Statement of the International Committee of the Fourth International
How the WRP Betrayed Trotskyism

How Healy Courted the Ba’athists

Healy, Banda and Slaughter share political responsibility for the deaths of the hundreds of thousands of workers, peasants and youth who have been slaughtered as a consequence of Iraq’s 1980 invasion of Iran and the reactionary perpetuation of the war by the bourgeois Islamic Republic long after the defense of its territory had been secured.

As we have already documented, the WRP provided unprincipled support for the right-wing Iraqi Ba’athists to the extent of endorsing their murder of members of the Communist Party in the winter of 1978-79. The ties between Healy and the Iraqi Ba’athists became even closer after Saddam Hussein overthrew and murdered long-time President Al-Bakr in July 1979 and carried out a ruthless purge of all his potential opponents in the leadership of the Ba’ath party. Among those killed was Talib Suwailh, an executive member of the Central Bureau of the Trade Union Federation of Iraq, who only a few weeks before his execution on trumped-up charges had shared the platform with Healy at the July 1, 1979 Conference of the All Trades Unions Alliance (the trade union arm of the WRP) and personally brought greetings to its delegates. The ensuing blood purge was barely noted by the News Line and Suwailh’s death was neither reported nor protested by the Healy leadership.

Instead, after the executioners had completed their bloody work, the News Line of August 10, 1979 provided enthusiastic coverage for a march by Saddam Hussein’s thugs through the streets of Baghdad, gloating over the deaths of their opponents. This issue endorsed the executions, accepting Hussein’s claim that the 55 condemned men were “traitors” and publicizing his phony assurances that his dictatorship “shall fight oppression everywhere, support right everywhere, support the poor everywhere [and] fight exploitation everywhere.”

It was apparent that the political upheaval within the Ba’ath party was part of a reaction within the Iraqi bourgeoisie against the Iranian Revolution, and that Hussein’s coup marked a shift toward closer relations with US imperialism as well as preparation for military conflict with Iran. The Healy leadership, however, refused to make any serious analysis of what was taking place in Iraq. Instead, it escalated its obscene adulation of Hussein’s Bonapartist dictatorship.

During the coming months there were countless articles which amounted to nothing more than public relations jobs in behalf of the Iraqi regime. The political content of the line expressed in these articles was complete capitulation to the Iraqi bourgeoisie. Within Britain, the net effect of such articles could only be the deadening of the political consciousness of Party members and the advanced workers, insidiously conditioning them for future political capitulations within their own country. The incessant glorification of popular frontism in the Middle East could only serve to blur the class lines on an international scale—facilitating the unprincipled relations which Healy was already developing with trade union bureaucrats and Labour Party centrists in Britain.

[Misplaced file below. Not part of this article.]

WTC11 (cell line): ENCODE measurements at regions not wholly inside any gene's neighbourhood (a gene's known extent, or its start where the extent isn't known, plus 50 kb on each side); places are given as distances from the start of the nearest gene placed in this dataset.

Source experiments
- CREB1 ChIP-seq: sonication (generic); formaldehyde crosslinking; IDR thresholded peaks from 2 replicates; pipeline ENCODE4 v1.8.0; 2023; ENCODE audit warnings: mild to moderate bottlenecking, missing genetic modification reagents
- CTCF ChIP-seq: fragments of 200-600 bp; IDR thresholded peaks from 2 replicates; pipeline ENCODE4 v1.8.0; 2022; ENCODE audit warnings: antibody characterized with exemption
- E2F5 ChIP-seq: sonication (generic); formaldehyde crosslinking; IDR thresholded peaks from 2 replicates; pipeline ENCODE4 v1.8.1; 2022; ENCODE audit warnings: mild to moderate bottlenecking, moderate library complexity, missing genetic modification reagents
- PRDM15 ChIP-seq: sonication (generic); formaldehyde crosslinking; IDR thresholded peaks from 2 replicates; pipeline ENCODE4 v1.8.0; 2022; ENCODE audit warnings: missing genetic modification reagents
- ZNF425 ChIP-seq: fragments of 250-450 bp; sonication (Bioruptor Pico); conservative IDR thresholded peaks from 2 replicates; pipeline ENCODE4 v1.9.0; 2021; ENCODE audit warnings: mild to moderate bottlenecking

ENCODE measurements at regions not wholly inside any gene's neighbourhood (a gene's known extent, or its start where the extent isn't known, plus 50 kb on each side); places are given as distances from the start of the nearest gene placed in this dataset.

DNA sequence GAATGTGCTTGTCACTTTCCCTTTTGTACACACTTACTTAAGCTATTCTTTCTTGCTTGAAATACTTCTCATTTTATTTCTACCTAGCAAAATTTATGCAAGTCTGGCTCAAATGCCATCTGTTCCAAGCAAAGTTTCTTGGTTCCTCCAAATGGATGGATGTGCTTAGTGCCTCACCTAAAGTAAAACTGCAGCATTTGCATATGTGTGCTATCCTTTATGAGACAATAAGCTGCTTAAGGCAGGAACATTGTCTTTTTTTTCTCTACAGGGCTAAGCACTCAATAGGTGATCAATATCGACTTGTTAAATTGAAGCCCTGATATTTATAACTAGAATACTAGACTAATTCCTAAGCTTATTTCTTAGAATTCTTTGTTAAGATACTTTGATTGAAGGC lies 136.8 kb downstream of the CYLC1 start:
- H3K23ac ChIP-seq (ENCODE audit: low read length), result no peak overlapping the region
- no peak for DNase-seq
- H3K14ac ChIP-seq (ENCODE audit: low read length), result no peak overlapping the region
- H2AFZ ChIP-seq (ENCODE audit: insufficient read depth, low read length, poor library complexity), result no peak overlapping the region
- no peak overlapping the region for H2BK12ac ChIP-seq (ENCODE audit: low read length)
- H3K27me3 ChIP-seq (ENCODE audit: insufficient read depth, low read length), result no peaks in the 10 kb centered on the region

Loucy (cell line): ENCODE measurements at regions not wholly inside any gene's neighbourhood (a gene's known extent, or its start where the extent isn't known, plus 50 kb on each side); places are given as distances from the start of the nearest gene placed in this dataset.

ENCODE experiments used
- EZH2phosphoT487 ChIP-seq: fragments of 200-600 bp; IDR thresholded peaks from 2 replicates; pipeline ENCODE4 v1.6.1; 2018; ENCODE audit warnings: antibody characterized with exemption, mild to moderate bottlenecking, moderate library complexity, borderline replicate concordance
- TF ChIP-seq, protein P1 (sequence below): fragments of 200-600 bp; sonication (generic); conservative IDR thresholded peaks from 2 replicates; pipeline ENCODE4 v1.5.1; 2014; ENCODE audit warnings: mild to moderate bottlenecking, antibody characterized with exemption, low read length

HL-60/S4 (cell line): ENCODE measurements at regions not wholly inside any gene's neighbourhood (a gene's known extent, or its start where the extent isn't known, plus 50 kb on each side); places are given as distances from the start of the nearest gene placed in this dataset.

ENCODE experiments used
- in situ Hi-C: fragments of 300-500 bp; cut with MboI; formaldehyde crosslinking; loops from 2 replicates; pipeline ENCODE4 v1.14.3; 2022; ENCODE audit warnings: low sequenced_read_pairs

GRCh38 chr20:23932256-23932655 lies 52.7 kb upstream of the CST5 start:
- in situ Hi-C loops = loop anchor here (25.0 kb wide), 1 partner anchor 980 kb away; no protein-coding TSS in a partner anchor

A wholesale miseducation of the Party workers and youth and disorientation of the International Committee, within which the WRP exercised inordinate influence, was in progress. The theoretical capital of the Trotskyist movement, built up over six decades of struggle against Stalinism and revisionism, was being systematically looted by Healy and his henchmen in the WRP Political Committee and on the News Line editorial board.

In an article dated June 25, 1980, entitled “Iraq Goes to the Polls” and written by Healy’s bag-man in Baghdad, Alex Mitchell heaped praise on a fraudulent plebiscite staged by Hussein to bolster his blood-stained regime. By no stretch of the imagination could Mitchell’s article be described as a politically-literate, let alone Marxist, analysis. This was not because Mitchell was a stupid man. Rather, he was carrying out a deliberate policy, worked out by Healy and Banda on the basis of the Fourth Congress Resolution, which had sanctified bourgeois leadership over the national and anti-imperialist movement.

Applied to Iraq, this meant political boot-licking in support of the Bonapartist state. Joking over the political impotence of the national assembly—that is, the absence of any credible form of democratic rights for the working class—Mitchell approvingly quoted one Ba’athist official, “We don’t want a debating society.”

Accepting the reactionary premise that Ba’athism is the leader of the whole Iraqi nation, Mitchell observed: “The most striking thing about the people gathered at the polling booths was the sheer range of class layers that they represented.”

Nearly half the article was devoted to ridiculing a communist journalist from India who suggested that the Ba’athists had employed coercion to produce a big electoral endorsement of the regime. He sarcastically objected to the behavior of Indian and Sri Lankan journalists who “had thrown themselves into a fearsome interrogation of the election officials...Harried officials spent more than 90 minutes giving detailed replies to every question, but still the super-democrats and ballot-box wallahs were not convinced.” These lines reveal Mitchell’s real contempt for the democratic rights of the working class and the oppressed poor.